The wonder, in listening to ageless sides from Stax Records stars like Otis Redding, was how often they came from one-take performances. Too, these songs were typically written just days, or even hours, beforehand.
Rhythm and Blues
Despite his sweeping influence — not to mention rollicking classics like the song that inspired this book title – Huey “Piano” Smith remains this endlessly enigmatic figure. An excerpt from John Wirt’s new comprehensive, first-ever biography, courtesy of LSU Press, takes us inside the moment when “Rocking Pneumonia and the Boogie Woogie Flu” caught fire.
Unfortunately your browser does not support IFrames. It might not be the first question that you’d ask a Rock and Roll Hall of Famer. Then again, ask just about any other similarly recognized legend, and you might not get such a no-BS answer, either.
This sound, in the dead of night, comes rushing out of my radio — a tornadic gust of horns. Then there follows a devastatingly cool lyric, amid a suave and spacious groove. But who is it? 45 seconds in, I finally peg “Can’t Hide Love” as the new Earth Wind and Fire song; I knew Maurice White’s “yow” anywhere.
It would be fair to assume, while listening to Hall and Oates’ No. 1 smash hits “I Can’t Go For That (No Can Do)” and “Maneater,” that they are about relationships gone bad. But you know what happens when you assume, right?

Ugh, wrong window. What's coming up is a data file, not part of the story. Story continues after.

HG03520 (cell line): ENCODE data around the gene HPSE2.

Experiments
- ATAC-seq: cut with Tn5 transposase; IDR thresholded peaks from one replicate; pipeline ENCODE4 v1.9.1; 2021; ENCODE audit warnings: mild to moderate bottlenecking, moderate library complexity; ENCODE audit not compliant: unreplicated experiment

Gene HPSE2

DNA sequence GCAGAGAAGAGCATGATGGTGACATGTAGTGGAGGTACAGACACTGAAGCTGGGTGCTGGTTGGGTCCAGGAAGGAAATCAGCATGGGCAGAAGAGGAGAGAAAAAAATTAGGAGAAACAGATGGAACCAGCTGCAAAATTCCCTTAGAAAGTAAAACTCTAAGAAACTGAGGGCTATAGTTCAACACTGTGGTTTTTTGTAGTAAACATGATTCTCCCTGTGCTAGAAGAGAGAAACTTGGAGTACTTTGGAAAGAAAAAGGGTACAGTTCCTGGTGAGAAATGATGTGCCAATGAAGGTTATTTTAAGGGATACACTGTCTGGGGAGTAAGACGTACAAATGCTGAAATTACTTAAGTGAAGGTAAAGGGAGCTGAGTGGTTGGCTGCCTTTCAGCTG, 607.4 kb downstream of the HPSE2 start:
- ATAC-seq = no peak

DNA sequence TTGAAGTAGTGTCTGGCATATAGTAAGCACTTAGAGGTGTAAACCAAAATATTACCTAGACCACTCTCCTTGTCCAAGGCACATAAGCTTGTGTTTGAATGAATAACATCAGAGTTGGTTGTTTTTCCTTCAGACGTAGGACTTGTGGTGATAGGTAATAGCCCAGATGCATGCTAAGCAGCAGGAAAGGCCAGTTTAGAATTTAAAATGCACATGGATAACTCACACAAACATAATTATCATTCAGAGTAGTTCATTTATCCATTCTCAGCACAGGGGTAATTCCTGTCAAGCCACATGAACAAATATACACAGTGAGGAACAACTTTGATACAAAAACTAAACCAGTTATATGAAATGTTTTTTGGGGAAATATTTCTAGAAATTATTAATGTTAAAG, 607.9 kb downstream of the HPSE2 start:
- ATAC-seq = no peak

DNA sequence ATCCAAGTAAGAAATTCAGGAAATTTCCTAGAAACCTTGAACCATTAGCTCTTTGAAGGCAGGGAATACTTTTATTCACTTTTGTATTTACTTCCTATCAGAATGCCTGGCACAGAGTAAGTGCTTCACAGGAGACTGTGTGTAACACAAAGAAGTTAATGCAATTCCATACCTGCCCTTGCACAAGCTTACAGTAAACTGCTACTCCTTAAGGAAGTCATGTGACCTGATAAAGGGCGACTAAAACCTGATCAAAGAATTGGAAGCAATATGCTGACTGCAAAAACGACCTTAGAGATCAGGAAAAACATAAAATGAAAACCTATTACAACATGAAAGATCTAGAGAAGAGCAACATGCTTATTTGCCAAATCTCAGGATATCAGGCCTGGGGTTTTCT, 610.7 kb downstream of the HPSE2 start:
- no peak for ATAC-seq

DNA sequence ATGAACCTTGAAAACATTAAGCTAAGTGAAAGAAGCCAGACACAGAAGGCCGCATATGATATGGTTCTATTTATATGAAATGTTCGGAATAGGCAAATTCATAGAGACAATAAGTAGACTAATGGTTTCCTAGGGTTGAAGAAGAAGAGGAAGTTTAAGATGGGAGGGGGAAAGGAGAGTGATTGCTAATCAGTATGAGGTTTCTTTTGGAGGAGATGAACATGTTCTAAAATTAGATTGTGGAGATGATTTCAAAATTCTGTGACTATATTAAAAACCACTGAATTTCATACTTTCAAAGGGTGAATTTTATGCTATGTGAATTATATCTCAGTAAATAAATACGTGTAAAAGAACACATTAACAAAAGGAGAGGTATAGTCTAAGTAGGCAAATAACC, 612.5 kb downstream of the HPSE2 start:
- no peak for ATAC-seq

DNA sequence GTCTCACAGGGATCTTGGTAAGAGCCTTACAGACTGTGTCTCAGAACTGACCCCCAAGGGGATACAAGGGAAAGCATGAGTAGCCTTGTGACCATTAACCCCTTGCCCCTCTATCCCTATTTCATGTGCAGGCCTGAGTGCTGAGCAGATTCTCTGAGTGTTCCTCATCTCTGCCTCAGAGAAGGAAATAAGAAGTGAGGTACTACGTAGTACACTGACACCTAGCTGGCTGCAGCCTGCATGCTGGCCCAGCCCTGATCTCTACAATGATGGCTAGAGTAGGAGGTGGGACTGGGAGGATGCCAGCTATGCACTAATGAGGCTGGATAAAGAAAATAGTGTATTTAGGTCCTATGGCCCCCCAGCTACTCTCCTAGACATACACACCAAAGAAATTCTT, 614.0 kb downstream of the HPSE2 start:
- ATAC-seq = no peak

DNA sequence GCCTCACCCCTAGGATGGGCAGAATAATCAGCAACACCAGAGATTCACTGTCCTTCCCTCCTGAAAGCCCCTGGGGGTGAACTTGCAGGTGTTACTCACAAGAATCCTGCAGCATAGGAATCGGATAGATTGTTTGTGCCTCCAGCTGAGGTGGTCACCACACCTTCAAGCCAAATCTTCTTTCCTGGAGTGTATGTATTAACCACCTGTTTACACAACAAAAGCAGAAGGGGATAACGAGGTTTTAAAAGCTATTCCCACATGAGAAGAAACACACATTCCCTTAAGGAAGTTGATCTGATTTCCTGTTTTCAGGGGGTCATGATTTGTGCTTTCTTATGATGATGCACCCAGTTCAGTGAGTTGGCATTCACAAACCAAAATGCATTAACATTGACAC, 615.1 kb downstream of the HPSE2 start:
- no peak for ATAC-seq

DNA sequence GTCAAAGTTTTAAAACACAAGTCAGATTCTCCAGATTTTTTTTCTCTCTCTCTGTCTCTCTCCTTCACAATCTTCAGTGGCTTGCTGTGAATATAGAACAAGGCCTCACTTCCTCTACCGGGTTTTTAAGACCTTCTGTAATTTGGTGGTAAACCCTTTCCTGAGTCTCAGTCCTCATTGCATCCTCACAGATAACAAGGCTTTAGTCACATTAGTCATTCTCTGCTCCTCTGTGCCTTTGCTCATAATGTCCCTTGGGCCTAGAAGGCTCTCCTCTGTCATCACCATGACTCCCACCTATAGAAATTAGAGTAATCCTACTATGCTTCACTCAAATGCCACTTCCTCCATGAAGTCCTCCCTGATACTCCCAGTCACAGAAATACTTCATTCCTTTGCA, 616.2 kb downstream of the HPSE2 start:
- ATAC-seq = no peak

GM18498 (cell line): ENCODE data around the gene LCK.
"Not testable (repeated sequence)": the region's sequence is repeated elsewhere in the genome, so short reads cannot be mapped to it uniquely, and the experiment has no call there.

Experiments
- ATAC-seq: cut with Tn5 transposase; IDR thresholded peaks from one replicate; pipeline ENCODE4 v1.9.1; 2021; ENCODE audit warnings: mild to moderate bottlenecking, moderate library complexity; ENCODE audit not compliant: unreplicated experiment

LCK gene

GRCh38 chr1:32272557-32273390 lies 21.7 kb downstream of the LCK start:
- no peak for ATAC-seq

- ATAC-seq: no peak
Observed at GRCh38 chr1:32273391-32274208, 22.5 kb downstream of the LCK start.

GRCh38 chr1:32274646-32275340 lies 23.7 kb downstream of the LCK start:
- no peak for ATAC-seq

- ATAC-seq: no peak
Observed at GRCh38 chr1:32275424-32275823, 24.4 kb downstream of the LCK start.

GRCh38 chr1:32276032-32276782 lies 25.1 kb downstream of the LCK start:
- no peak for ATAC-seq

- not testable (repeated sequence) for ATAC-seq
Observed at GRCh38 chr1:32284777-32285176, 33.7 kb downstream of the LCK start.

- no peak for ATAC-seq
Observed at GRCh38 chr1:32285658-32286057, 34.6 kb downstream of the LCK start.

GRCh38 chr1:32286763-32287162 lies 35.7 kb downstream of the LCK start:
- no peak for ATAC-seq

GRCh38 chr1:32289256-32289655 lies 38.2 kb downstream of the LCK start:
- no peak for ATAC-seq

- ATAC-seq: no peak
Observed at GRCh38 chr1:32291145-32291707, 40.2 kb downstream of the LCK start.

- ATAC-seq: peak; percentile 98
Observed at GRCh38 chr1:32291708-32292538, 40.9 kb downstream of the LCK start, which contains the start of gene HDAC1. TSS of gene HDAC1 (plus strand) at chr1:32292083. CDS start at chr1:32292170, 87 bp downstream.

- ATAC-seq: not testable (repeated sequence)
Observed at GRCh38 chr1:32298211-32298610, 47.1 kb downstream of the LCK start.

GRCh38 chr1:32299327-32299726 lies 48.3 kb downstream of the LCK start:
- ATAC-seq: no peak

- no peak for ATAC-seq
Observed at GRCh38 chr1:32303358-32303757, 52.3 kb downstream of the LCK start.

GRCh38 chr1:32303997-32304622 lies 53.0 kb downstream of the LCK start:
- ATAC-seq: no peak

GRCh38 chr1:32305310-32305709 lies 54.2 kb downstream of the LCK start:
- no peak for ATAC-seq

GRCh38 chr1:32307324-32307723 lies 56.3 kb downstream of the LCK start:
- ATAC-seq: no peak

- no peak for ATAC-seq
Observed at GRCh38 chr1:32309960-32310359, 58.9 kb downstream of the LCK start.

A lean groove, a crinkly throwback riff, a pained falsetto. Yes, the Black Keys are back — with a song that thrums with pent-up passion and swirling darkness, with something finally worth celebrating. “Fever” is the sound of a churning, unrequited love, and the sound a band that’s completely returned to form.
Most fans of the Doobie Brothers seem to have allegiances to particular periods in the band’s 45-year history — with the most common divide being Tom Johnston vs. Michael McDonald.
Steve Cropper had a once-in-a-lifetime chance, in 1960, to become a road warrior. Yet, even while riding the crest of attention afforded by a breakout hit called “Last Night” with the Mar-Keys, the former music-shop clerk knew he had a difficult choice to make.
Not yet recognized as the Soul Queen of New Orleans, Irma Thomas had gone some time without a hit by the time she signed with Atlantic’s Cotillion subsidiary in the early 1970s. She’d last charted a pop hit in 1966, and had only gotten to No. 42 with her most recent R&B hit — back in 1968.
John Oates wrote or co-wrote some 82 songs between 1972-2003 as part of Hall and Oates, including the No. 1 hits “I Can’t Go For That” and “Out of Touch.” So, really, it’s easy to understand his interest in mixing it up with some new collaborators.